Most people, he explained, can get an education. The difference lies in where they believe they can go to college: “I want all of these kids to know they have choices,” he explained. Aaron serves those around him, with a generous smile, and an ability to crack jokes setting many students at ease. Apart from the college counseling he does at Marin Academy, Aaron works with low-income students on the side, to offer them free college counseling: “I want to help students with a similar background to me to make sure that they don’t just get lucky, maybe, but that it works out.” A full financial aid college graduate himself, he can use his Fa’a Samoa ways to help reveal the many opportunities to excel in the world that are available to low income, disadvantaged kids “from the other side of the tracks.”

The newlyweds hold hands as they embark into their new life together.

Aaron’s Samoan values are an ingrained part of his character, despite never having lived on the island:  “My family is so proud of where we come from and what we have accomplished, while still being humble. My grandparents were born on an island without electricity and my grandfather was a United States Marine. Family is the most important thing in my life. For us, it is important to treat everyone with respect no matter what their job or their story.” These family values are now ones that he wants to share with younger generations. You may have seen a small Samoan baby crawling around San Rafael – Aaron is now a father.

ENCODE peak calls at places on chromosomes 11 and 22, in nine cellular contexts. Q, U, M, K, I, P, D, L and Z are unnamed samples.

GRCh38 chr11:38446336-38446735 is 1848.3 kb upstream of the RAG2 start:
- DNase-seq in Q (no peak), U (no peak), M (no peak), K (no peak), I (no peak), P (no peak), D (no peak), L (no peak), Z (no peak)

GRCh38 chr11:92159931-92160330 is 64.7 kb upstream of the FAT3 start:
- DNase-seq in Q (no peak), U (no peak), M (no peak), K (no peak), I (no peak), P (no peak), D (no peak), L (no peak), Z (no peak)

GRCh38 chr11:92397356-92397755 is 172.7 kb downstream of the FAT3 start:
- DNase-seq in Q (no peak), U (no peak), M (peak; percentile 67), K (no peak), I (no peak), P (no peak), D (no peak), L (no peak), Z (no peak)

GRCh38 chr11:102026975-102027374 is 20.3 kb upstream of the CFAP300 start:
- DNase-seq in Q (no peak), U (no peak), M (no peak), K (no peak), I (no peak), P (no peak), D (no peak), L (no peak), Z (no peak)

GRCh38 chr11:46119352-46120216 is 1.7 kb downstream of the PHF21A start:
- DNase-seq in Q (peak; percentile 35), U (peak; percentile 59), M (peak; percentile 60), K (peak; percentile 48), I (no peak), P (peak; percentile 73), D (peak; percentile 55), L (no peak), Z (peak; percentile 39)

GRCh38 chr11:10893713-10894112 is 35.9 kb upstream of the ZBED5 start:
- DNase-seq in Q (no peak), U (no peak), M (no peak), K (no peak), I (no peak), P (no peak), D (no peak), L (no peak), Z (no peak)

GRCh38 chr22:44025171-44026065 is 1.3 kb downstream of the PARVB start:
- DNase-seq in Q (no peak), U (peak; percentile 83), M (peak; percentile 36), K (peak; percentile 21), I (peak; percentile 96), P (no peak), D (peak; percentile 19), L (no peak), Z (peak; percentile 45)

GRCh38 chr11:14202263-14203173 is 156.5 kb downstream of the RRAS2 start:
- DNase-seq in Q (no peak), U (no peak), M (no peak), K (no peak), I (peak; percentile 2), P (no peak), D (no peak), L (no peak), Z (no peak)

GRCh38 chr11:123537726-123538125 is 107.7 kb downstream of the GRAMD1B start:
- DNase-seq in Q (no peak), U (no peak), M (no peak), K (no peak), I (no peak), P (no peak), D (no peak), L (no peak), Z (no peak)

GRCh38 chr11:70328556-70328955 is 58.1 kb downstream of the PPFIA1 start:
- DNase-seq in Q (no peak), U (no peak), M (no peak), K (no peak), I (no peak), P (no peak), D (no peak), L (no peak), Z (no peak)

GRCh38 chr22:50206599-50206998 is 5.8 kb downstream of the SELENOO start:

We sat in the Conference Room, as he thought about the significance of having a son. The only sound in the air came from a ball he was tossing. The baseball launched upward, red stitching spinning as it peaked and fell, smoothly landing in his hand. Up and down, he looked at the ball, he looked at me: “It’s certainly shifted my perspective on a lot of things. He’s making me a much better husband.”

Aaron enjoys spending time with his family.

Watching his baby and his wife has allowed him to deepen his understanding of what matters in life. “He’s making me more patient, more present. I have to sit and play on the floor for hours. And my wife… I have been so fortunate.” Seeing his wife, and the time she dedicates to the family, has continued to build upon his desire to be the backbone of his clan.

Generations of other Samoan families have created and strengthened the importance of family. Similar to the ways in which he embodies the welcoming character of the man helping lost strangers in the forest, Aaron opens doors to the world for kids who need a little push and support.

He felt that he was lucky. He got full financial aid to play football in college. This is so many boy’s dream, but not all children are this fortunate. He takes the values which generations of Fulks have instilled into him, to expand his family to the kids he can help, and give high schoolers opportunities that may appear outside of their reach. Walking through the doors into Aaron’s office opens doors for students that are much greater than the eye can see.